Amid a public discussion going on in Russia about proposed constitutional amendments, minor changes to Article 68 (on language and culture) hardly raise any questions. However, added to the text of the revised Basic Law of the Land is a clause that explains why Russian is the state language of Russia, “the language of the state-forming people, a member of the multinational union of equal peoples of the Russian Federation.” The amendment thus recognizes the Russian people’s leading role in the creation and existence of Russia as a sovereign country.
In Russia, people have often talked about the titular nation not being fully “equal” to the other ethnic groups living in the country. After the 1917 October Revolution, some Russian-speaking regions were handed over, against their will, to the newly formed national republics. The quotas set for local residents hampered the career growth of Russian-speakers in many of the country’s autonomies, straining to this very day relations between the Russian-speaking residents and the indigenous population in the newly-independent former Soviet republics. More often than not, all that ethnic Russians want is to be able to speak their native language, preserve it and granting it the status of at least the language of local self-government. In fact, it was the forced “Ukrainization” in the 100% Russian-speaking Crimea and Donbass that precipitated the tragic events that led to their exit from Ukraine. Small wonder, that Moscow takes the status of the Russian language so close to heart. Therefore, the recognition of the Russians as a “state-forming people” is a simple but very important acknowledgment of the historical fact that it was the Russian people who united the vast territory stretching from the Pacific Ocean to the Baltic Sea, and peacefully coexisted with members of all the other ethnic groups inhabiting it without infringing upon their rights.
Therefore, the proposed amendment is only fair and, what is most important, it is seen by Russian-speakers as indispensable. Well, some could call this nationalism, but given the need to support the country’s small peoples and their cultural heritage, one can hardly blame the amendment’s authors of harboring any chauvinistic intentions. And with pretty good reason too, since Russians, for the most part, are not nationalists, just the opposite. Suffice it to mention the names of Barclay de Tolly, Bagration, Benckendorf, Totleben, Rokossovsky – all these heroes and commanders in the Russian service are held by the Russians as their own. Most Russians will be surprised if told that de Tolly, the founding father of Russian military intelligence, or the engineer Totleben, were both Scots.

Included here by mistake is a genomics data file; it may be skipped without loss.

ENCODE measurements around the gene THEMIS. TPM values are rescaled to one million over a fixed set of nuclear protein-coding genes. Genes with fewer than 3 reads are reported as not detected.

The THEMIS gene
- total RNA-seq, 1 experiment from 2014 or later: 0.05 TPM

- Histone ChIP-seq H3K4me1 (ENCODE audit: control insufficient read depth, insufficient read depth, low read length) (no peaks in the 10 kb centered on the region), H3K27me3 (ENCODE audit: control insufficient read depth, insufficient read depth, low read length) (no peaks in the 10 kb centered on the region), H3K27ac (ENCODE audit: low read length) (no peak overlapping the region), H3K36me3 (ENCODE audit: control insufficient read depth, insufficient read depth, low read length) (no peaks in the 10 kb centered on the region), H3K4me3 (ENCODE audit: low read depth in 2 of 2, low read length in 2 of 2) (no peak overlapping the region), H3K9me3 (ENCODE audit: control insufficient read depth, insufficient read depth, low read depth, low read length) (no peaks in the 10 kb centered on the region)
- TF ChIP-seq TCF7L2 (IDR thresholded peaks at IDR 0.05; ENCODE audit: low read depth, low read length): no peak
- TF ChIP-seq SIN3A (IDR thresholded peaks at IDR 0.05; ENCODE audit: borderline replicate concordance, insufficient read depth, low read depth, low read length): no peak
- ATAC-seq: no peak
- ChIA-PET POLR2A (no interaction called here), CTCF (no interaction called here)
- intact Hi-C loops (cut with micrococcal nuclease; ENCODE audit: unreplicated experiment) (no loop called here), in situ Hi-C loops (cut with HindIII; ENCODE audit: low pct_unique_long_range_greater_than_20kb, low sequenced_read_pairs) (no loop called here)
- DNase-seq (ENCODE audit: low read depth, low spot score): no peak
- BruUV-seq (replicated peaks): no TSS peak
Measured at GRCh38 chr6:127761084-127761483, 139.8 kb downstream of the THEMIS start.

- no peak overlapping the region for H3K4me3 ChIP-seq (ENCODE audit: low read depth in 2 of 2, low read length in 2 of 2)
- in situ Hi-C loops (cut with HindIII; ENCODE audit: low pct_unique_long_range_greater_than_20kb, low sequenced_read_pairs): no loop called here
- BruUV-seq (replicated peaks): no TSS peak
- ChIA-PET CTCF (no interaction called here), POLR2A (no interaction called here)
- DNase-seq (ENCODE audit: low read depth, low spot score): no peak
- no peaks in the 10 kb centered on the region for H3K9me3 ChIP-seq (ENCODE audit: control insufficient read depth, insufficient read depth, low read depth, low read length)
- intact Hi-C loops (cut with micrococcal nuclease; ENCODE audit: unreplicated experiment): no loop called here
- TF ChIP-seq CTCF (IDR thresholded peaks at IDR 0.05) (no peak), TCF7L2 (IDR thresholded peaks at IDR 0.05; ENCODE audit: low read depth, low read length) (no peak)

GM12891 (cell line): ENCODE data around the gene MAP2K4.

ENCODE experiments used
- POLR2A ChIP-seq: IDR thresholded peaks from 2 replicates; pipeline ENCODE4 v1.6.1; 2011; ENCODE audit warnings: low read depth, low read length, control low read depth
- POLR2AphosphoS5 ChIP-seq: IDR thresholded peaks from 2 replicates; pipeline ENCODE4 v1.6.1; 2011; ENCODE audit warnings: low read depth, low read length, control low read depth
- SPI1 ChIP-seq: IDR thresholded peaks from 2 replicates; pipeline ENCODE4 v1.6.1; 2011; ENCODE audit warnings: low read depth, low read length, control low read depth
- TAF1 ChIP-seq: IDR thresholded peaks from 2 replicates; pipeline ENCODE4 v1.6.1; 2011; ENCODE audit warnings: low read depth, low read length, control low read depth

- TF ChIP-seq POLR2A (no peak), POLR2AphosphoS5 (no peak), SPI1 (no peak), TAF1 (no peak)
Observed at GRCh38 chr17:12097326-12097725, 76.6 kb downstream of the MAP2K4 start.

“Wait a minute,” they would say, “these guys spoke Russian, attended the Orthodox Church and served our country, which means they are Russian!”
This means that there is no such thing in Russia as nationalism. What there is, however, is the Russian people’s healthy patriotism and innate pride in their ancestors.
Thus, the new amendment finally gives the Russians credit for creating their own country and clearly explains why Russian is the state language of this country. Moscow was not afraid to enshrine in the constitution the language and history of Russia, primarily created by the Russian people, as the cornerstone of its national identity. By introducing into the constitution the concept of a state-forming nation, Moscow is essentially establishing its sovereign and legal constitutional norms. And again, the present constitution was written in 1993, not without the help of Western advisers, and many important state-forming provisions were simply missing from the text of the country’s Basic Law. Therefore, it is only natural for the new strong Russia to significantly amend its constitution, while the lawmakers often introduce subtle, albeit important changes to its text. The common history, as well as the single path of the country’s spiritual development, and the role of the Russian people are now enshrined in law, which means that the state ideology and the shared values of all Russians have now been formulated and included in the country’s Basic Law.